Kinsi Abdulleh wants her work to build bridges between communities across Europe. Photograph courtesy of Kinsi Abdulleh
The founder of Numbi Arts and the Somali Museum on preserving heritage and telling stories for a new generation
Kinsi Abdulleh is an artist, curator and co-director of Numbi Arts, a Somali-led arts and heritage organisation. She is also the founder of the Somali Museum, a virtual and physical space to tell the stories of Somali communities in the UK and beyond.
Showcasing a selection of film, photography and music, the organisation’s first exhibition, Somali Museum: Any-Space-Whatever, is on display at the Whitechapel Gallery in east London until 1 October. Here, Abdulleh talks about launching an arts initiative during the pandemic and how she wants her work to build bridges between communities across Europe.
This interview has been edited for length and clarity.
Tell us about Numbi Arts and the Somali Museum…
At Numbi Arts, we’re interested in the contemporary art, heritage and culture of Somali diasporas. Our programme is globally inclusive, but we’re also hyper-local and rooted in Tower Hamlets, east London, where we’ve always been based.
Our latest project is the Somali Museum. Because of regeneration and gentrification, a lot of communities are being pushed or priced out from their neighbourhoods. We’re trying to create another space for them. That’s our way of resistance. Somalis have a long history, especially in the East End of London, and form one of the oldest Black communities in this country. A lot of that history has been erased, so we wanted to see how we could create a legacy.
What does having a space like the Somali Museum mean for you and your community?
It’s about representation and having somewhere our children can go to learn about themselves, their culture, language and heritage. I believe that Black history is British history and it’s part of the narrative of the whole world. It’s our responsibility to make sure that we create our own narrative.
You decided to crowdfund the Somali Museum during the first Covid-19 lockdown. What was it like to launch a project then?
Small organisations like us rely on the support of other institutions, so when everything shut down, we realised we had no space, no money and no work. Crowdfunding was the only option and it was the best thing we’ve ever done. We had some people tell us that lockdown was not the right time to be thinking about art, but we felt that it was the most important time to think about our heritage because we were losing our elders. Because a lot of people were on furlough, we had professional charity workers helping us. Without them, we never would have been able to do it. People really rallied around.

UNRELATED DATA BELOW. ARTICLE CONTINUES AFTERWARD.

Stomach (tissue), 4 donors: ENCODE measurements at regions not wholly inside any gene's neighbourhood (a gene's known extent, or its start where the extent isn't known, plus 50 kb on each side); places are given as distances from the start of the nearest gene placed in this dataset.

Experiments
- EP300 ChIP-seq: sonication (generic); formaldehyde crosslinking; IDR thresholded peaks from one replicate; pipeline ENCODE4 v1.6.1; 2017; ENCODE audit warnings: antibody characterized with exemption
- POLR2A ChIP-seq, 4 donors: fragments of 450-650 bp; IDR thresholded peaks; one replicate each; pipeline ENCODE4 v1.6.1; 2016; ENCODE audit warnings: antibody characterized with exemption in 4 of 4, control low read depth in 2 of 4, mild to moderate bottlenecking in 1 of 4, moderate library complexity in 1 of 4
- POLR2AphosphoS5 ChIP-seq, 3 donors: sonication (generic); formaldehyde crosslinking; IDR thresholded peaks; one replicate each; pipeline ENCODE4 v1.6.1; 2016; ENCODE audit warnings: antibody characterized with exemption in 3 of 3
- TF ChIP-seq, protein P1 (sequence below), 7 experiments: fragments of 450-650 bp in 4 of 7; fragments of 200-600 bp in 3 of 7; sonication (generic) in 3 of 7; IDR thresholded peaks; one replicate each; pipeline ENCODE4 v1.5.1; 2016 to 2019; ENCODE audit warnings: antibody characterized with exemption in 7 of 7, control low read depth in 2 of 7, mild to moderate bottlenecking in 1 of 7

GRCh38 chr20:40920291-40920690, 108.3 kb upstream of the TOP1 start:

Your projects tend to showcase a lot of young artists. How do you hope to support young people who want to get into the art world?
Our work is intergenerational. We don’t believe that young people exist in isolation. We run a Saturday art club for children and have different artists from varied backgrounds come to show their work. We also have a young producers’ programme. We’re interested in young people learning about living artists as well as those who have passed and it’s important that they see creators who look like them. Even if they don’t want to pursue a career in heritage or the arts, at least they have an understanding of how the industry works and a safe space to try things out.
What are some of the broader aims of Numbi Arts and the Somali Museum?
We’re interested in stories that cross borders and that connect us with other cultures. There are so many other communities that have similar narratives of migration and we hope the Somali Museum can be a space where our connected histories can be celebrated and shared.
You’re based in east London, but do you have plans to connect with long-established Somali communities in other parts of the country, such as Birmingham, Manchester or Liverpool?
Absolutely. We’ve already started doing a project in Wales and we’re developing a project in Manchester. We also have plans to do something in Edinburgh. Some of the artists who are part of Numbi are based in those places. We’ve also just come back from Berlin, where we were invited by one of our collaborators to do a talk about the exhibition. The Somali Museum is not just for those of us here in the UK — it’s for the whole of Europe.
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